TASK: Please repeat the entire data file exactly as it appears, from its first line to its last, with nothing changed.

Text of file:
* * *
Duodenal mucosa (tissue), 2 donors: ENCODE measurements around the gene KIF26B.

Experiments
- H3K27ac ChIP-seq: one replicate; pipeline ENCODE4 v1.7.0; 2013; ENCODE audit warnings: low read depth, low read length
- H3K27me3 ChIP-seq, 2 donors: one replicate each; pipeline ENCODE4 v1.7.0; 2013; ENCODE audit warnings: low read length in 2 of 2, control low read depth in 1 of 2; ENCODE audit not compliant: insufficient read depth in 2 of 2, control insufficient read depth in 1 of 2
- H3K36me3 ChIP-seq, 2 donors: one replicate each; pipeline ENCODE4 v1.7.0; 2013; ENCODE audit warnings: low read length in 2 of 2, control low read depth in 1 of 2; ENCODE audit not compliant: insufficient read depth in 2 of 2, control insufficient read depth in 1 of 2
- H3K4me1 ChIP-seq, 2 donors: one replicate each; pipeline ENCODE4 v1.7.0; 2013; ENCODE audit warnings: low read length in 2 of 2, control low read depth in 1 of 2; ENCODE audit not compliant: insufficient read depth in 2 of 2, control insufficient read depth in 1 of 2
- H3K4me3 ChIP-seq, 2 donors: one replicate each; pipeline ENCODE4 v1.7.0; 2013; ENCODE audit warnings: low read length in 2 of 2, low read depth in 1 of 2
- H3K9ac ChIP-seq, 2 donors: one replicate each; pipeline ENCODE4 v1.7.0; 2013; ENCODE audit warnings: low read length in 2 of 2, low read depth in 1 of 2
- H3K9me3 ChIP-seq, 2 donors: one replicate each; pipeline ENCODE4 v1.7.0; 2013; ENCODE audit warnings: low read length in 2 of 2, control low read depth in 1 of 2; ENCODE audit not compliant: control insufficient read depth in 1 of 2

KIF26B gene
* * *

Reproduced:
Duodenal mucosa (tissue), 2 donors: ENCODE measurements around the gene KIF26B.

Experiments
- H3K27ac ChIP-seq: one replicate; pipeline ENCODE4 v1.7.0; 2013; ENCODE audit warnings: low read depth, low read length
- H3K27me3 ChIP-seq, 2 donors: one replicate each; pipeline ENCODE4 v1.7.0; 2013; ENCODE audit warnings: low read length in 2 of 2, control low read depth in 1 of 2; ENCODE audit not compliant: insufficient read depth in 2 of 2, control insufficient read depth in 1 of 2
- H3K36me3 ChIP-seq, 2 donors: one replicate each; pipeline ENCODE4 v1.7.0; 2013; ENCODE audit warnings: low read length in 2 of 2, control low read depth in 1 of 2; ENCODE audit not compliant: insufficient read depth in 2 of 2, control insufficient read depth in 1 of 2
- H3K4me1 ChIP-seq, 2 donors: one replicate each; pipeline ENCODE4 v1.7.0; 2013; ENCODE audit warnings: low read length in 2 of 2, control low read depth in 1 of 2; ENCODE audit not compliant: insufficient read depth in 2 of 2, control insufficient read depth in 1 of 2
- H3K4me3 ChIP-seq, 2 donors: one replicate each; pipeline ENCODE4 v1.7.0; 2013; ENCODE audit warnings: low read length in 2 of 2, low read depth in 1 of 2
- H3K9ac ChIP-seq, 2 donors: one replicate each; pipeline ENCODE4 v1.7.0; 2013; ENCODE audit warnings: low read length in 2 of 2, low read depth in 1 of 2
- H3K9me3 ChIP-seq, 2 donors: one replicate each; pipeline ENCODE4 v1.7.0; 2013; ENCODE audit warnings: low read length in 2 of 2, control low read depth in 1 of 2; ENCODE audit not compliant: control insufficient read depth in 1 of 2

KIF26B gene